number and percentage of buildings per intensity 25 (27.8%) 25 (27.8%) 25 (27.8%) 15 (16.6%)
Tab.1  Location and distribution of the assessed buildings considering the Macroseismic Intensity registered in situ
geographical location observed damage grades, Di
no damage (D0) D1 D2 D3 D4 D5
Angústias (7/90) 7
Castelo Branco (5/90) 1 3 1
Cedros (6/90) 3 3
Conceição (12/90) 1 4 5 2
Feteira (5/90) 2 1 1 1
Flamengos (5/90) 3 0 2
Matriz (16/90) 1 13 2
Pedro Miguel (5/90) 2 3
Praia de Almoxarife (16/90) 2 3 4 7
Ribeirinha (8/90) 1 2 1 4
Salão (5/90) 1 1 1 2
number and percentage of buildings 4 (4.4%) 32 (35.6%) 22 (24.4%) 16 (17.8%) 6 (6.7%) 10 (11.1%)
Tab.2  Location and distribution of the assessed buildings considering their observed damage grades
parameters vulnerability class cvi weight,
relative weight
Group 1. structural building system P1 Type of resisting system 0 5 20 50 2.50 50/100
P2 Quality of resisting system 0 5 20 50 2.50
P3 Conventional strength 0 5 20 50 1.00
P4 Maximum distance between walls 0 5 20 50 0.50
P5 Number of floors 0 5 20 50 0.50
P6 Location and soil conditions 0 5 20 50 0.50
Group 2. irregularities and interactions P7 Aggregate position and interaction 0 5 20 50 1.50 20/100
P8 Plan configuration 0 5 20 50 0.50
P9 Height regularity 0 5 20 50 0.50
P10 Wall facade openings and alignments 0 5 20 50 0.50
Group 3. floor slabs and roofs P11 Horizontal diaphragms 0 5 20 50 0.75 18/100
P12 Roofing system 0 5 20 50 2.00
Group 4. conservation status and other elements P13 Fragilities and conservation status 0 5 20 50 1.00 12/100
P14 Non-structural elements 0 5 20 50 0.75
Tab.3  Vulnerability index parameters, classes and weights, adapted from [13].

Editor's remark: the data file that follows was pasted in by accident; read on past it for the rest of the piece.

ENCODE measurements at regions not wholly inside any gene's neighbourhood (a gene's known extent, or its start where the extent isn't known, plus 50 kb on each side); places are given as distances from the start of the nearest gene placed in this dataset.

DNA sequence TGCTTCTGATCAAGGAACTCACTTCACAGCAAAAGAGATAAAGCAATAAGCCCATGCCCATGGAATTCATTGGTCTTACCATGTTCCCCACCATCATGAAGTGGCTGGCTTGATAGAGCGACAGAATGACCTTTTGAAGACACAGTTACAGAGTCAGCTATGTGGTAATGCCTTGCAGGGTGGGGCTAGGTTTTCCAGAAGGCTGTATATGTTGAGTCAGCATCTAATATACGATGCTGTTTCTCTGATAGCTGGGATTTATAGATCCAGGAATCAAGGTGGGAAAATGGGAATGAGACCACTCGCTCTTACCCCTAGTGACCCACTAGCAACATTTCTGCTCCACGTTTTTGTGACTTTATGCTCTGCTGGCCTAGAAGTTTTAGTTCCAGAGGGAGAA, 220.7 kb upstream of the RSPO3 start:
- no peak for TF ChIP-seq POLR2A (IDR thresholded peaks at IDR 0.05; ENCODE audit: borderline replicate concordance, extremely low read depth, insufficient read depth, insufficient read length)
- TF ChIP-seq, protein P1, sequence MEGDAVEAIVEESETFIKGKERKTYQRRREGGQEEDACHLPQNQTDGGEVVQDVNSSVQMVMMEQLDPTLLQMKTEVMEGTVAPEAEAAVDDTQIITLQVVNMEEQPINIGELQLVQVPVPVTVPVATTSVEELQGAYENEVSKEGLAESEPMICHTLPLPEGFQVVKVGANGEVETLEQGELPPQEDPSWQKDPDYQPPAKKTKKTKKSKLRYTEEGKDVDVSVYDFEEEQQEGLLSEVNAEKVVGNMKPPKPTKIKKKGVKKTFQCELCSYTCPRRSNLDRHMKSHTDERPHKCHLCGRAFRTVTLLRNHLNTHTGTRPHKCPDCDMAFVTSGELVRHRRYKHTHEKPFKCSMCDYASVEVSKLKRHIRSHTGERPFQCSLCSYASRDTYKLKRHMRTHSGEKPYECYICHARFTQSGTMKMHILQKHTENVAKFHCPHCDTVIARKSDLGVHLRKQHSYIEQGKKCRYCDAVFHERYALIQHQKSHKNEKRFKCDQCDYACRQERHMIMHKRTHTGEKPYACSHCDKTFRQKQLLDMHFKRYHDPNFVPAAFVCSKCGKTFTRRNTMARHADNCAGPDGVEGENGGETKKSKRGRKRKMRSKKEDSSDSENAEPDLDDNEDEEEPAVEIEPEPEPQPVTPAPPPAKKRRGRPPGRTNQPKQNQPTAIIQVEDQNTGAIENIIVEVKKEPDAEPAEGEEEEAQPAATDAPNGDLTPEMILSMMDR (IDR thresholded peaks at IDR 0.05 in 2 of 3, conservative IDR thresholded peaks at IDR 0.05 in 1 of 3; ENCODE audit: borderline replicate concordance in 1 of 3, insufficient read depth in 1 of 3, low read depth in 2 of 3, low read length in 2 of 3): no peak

Fig.1  Observed versus estimated discrete damage grade distributions, using the vulnerability index approach.
Fig.2  Confront between observed mean damage grades and the vulnerability functions for intensities: (a) IEMS - 98 = V; (b) VI; (c) VII; (d) VIII.
Fig.3  Relative deviation between observed and estimated damage, using the vulnerability index approach: (a) for each building assessed; and (b) histogram with best-fit Gaussian curve.
Fig.4  ANN inspired from human synapse.
Fig.5  Single artificial neuron representation.
Fig.6  Adopted ANN architecture.
Fig.7  Observed versus estimated mean damage grade distributions, resorting to the ANN.
Fig.8  Observed mean damage grades versus ANN-derived vulnerability functions: (a) IEMS-98 = V; (b) IEMS-98 = VI; (c) IEMS-98 = VII; (d) IEMS-98 = VIII.
Fig.9  Relative deviation between observed and estimated damage, resorting to the ANN: (a) for each building assessed; and (b) histogram with best-fit Gaussian curve.
Fig.10  Analytical vulnerability function for different macroseismic intensities.
Fig.11  Comparison between observed and estimated damage resorting to Eqs. (11) and (2) for macroseismic intensities: (a) IEMS-98 = V; (b) IEMS-98 = VI; (c) IEMS-98 = VII; and (d) IEMS-98 = VIII.
Fig.12  Vulnerability curves for different vulnerability index values, Iv.